Arafel/Taboor is a city with two names straddling the juncture of three seas. The City at the Center of the World is the oldest in the known world. While the Dwarves claim to have built the foundations of the city proper, Arafel is the name of the Gnomish settlement that existed on the spot from a time long before the Dwarves had climbed up out of their caves in the far west. When the Threefold Empire rolled over the region, the Dwarves tried to change the name, but it never took, and has long since been forgotten. The second name, Taboor is actually the name of the Dragonkin settlement that was formed just south of the city after the first conquests of the Nameless, hundreds of years ago.

The city has seen any number of iterations, at one time the capital of the Threefold Empire at the height of its power, then later marking the boundary of the territories laid waste by the swarms of the Unconquered Sun. Even the True Dwarves took a turn at the helm, following the rise of Tauron the Pious and the Tauron Unification Church. Now the city has become a true metropolis, where religion, politics, commerce, philosophy and culture washes in from the seas, leaving a shoal of fine sand and simmering chaos.

To the west lies the remnant of the Threefold Empire – a series of loosely connected Dwarven city-states – and a massive fleets of Minotaur corsairs. To the east, the Elven Federation watches in fear as the Second Sun has risen from the ashes of the first Elven empire, and even Arafel’s Elvish population fears what will happen when a fresh wave of fanatics sweeps in from the wilderness. To the north, and new Human nation state is growing, and in the south, the Nameless continues to grow in power as the Dragonkin consolidate power over their rivals in the deep desert, the Jinn.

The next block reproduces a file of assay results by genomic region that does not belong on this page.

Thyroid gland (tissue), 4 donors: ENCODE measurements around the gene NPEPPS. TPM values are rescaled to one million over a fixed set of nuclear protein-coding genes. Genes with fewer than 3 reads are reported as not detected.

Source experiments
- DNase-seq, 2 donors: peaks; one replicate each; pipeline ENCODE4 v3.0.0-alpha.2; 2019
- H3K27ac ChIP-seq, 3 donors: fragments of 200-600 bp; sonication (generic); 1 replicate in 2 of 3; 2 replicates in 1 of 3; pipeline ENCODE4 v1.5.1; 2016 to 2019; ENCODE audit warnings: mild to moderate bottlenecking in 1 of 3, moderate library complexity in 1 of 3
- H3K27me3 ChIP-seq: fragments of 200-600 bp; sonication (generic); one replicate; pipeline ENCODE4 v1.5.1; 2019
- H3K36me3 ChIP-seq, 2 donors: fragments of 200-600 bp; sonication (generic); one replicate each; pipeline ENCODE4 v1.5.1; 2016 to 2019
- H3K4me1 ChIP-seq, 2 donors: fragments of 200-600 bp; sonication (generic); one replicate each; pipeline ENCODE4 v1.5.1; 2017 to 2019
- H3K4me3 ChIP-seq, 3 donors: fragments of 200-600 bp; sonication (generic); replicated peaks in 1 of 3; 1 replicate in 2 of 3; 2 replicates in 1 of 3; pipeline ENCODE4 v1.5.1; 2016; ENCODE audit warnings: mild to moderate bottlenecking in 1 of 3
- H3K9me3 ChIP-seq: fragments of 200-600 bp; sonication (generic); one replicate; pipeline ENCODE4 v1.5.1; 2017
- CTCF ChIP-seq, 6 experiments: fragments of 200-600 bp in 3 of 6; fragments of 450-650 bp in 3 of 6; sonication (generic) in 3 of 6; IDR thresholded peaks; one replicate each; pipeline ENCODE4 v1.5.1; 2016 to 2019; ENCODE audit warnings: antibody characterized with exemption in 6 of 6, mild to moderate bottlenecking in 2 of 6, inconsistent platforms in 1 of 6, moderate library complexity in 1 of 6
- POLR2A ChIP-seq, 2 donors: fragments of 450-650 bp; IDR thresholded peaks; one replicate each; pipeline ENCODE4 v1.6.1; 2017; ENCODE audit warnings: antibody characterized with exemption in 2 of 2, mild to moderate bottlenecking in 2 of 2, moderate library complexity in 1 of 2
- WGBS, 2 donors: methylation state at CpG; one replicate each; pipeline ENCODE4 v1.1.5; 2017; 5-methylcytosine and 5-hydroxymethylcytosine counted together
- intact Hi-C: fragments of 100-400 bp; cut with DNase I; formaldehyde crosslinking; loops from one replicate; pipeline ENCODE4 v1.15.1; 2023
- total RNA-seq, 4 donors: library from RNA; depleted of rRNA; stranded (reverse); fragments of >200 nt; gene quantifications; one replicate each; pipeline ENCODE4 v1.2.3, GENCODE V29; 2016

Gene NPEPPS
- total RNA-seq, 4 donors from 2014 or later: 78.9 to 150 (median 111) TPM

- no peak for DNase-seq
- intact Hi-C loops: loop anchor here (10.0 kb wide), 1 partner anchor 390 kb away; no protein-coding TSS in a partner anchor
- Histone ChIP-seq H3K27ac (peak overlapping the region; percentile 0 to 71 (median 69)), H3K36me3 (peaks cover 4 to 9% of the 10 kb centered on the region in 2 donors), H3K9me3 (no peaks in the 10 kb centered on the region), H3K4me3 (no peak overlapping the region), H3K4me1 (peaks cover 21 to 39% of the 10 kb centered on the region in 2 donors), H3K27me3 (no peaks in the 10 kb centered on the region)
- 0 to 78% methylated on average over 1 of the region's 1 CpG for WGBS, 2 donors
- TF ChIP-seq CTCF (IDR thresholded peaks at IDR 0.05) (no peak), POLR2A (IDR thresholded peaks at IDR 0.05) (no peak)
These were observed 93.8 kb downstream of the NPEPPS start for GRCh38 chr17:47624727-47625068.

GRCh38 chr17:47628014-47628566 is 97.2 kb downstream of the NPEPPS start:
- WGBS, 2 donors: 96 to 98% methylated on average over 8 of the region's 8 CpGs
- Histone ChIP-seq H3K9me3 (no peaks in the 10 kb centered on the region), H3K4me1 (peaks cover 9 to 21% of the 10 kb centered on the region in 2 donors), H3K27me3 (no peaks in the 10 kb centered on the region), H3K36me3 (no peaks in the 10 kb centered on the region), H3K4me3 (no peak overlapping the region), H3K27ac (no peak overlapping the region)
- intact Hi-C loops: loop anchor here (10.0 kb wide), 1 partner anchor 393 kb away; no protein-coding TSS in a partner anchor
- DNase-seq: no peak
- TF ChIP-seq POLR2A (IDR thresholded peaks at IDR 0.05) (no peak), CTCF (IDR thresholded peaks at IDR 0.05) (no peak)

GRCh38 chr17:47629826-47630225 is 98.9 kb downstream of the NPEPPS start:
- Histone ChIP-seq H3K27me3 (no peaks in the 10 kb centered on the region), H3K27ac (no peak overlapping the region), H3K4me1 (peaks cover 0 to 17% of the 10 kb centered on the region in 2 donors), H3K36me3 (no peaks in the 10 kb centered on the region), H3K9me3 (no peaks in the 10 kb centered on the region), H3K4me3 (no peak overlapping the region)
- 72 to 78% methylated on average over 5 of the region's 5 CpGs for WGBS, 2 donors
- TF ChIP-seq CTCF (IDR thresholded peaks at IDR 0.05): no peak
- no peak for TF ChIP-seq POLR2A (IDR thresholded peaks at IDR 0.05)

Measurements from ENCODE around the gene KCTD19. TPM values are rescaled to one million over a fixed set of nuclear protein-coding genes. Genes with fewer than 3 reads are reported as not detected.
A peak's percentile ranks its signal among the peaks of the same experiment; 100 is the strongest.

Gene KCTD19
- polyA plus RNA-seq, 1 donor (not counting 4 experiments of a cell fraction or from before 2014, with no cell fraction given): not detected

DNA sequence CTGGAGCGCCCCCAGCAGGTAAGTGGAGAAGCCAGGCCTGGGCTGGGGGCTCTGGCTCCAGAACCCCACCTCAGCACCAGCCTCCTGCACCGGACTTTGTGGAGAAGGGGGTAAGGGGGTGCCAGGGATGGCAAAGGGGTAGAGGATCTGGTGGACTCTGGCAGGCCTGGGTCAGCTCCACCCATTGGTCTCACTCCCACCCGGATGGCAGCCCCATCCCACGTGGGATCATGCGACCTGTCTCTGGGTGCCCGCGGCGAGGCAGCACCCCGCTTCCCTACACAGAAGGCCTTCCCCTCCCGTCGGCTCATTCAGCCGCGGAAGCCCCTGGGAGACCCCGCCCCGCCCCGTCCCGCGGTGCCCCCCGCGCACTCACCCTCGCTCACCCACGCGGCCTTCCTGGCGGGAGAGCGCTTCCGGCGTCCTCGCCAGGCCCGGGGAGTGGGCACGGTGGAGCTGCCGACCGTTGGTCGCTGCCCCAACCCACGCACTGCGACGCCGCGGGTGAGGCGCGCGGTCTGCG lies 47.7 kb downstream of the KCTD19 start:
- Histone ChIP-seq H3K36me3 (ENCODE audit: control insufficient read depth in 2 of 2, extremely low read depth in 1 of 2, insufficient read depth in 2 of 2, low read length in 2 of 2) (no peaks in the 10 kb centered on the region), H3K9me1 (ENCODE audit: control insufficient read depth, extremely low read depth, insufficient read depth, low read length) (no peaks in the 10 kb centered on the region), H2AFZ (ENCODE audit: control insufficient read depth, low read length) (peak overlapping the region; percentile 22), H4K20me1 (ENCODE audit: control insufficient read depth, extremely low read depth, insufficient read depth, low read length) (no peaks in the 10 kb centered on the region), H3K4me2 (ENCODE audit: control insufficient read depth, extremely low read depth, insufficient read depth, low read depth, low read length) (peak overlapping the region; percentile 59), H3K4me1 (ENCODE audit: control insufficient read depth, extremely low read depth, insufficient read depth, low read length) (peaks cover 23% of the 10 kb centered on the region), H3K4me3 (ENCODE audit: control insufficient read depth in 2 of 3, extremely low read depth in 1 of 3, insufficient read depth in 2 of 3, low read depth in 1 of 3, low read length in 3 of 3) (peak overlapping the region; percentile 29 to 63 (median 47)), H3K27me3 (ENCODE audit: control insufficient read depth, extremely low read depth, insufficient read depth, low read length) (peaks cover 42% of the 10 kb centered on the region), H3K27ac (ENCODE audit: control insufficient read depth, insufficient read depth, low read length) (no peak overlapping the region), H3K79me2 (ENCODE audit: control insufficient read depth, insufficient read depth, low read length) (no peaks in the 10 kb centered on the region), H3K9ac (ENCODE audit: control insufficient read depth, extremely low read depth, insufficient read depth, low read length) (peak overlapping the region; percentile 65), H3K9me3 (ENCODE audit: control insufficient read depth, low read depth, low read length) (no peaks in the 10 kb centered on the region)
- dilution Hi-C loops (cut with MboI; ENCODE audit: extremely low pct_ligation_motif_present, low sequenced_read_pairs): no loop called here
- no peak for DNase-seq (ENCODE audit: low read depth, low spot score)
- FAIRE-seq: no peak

Arafel straddles the meeting place of the Three Seas: the Astreios Sea to the west, the Khyberan Sea to the northeast, and the Marran Sea to the southeast.

The City itself is built on a tripartite bridge soaring high enough over the gap for ships to pass beneath when the Iron Sisters open at dawn and dusk. The cavern formed by the bridge is a perfect harbor, sealed off completely for most of the day and night, with numerous docking bays carved directly into the gleaming Whitestone that comprises most of the city’s base structure.

The city itself spills out over the bridge in all three directions, though the Old Wall still outlines the original perimeter of Dwarven Arafel. To the south, is Taboor, the settlement of the Nameless. The Dwarven Aristocracy lives largely on the north shore, while the east shore is almost entirely given over to the Elves. These interests and factions spill into the city proper, while the center of the city has become a crowded hodgepodge of every race, religion and faction, all vying for power and breathing room above the Honeycomb.

The bridge itself looks like a single, massive white mountain of something like marble, honeycombed through with tunnels and dwelling caverns. The surface of the bridge is a strange melange of walkways and rooftops, the distinction between which has never been a strong suit of city-dwelling Dwarves. Three main thoroughfares cut a straight line up to the central spire, which is occupied by singularly impressive building – Tauron’s Cathedral, which was originally called the Cathedral of the Three. Arafel is covered in golden spires sinking into the stone, but the highest point, towering over the Cathedral, consists of the Nixor Lux, a 500 foot statue of Tauron reaching for the stars.

The lowest part of the city comprises the three Underborroughs. Cities in their own right, the Underborroughs are built on the three spits of land that jut out from beneath the base of the bridge, and have been settled as ghettos by Gnomes and Humans since the Dwarven city’s founding. The Underborroughs do have an advantage, however: since all ships pass through the Grotto and Customs, there is a thriving smuggling culture that helps to sustain the Gnome population, while further deepening the reputation for seediness and villainy in the Honeycomb.




Three Seas NickHirsch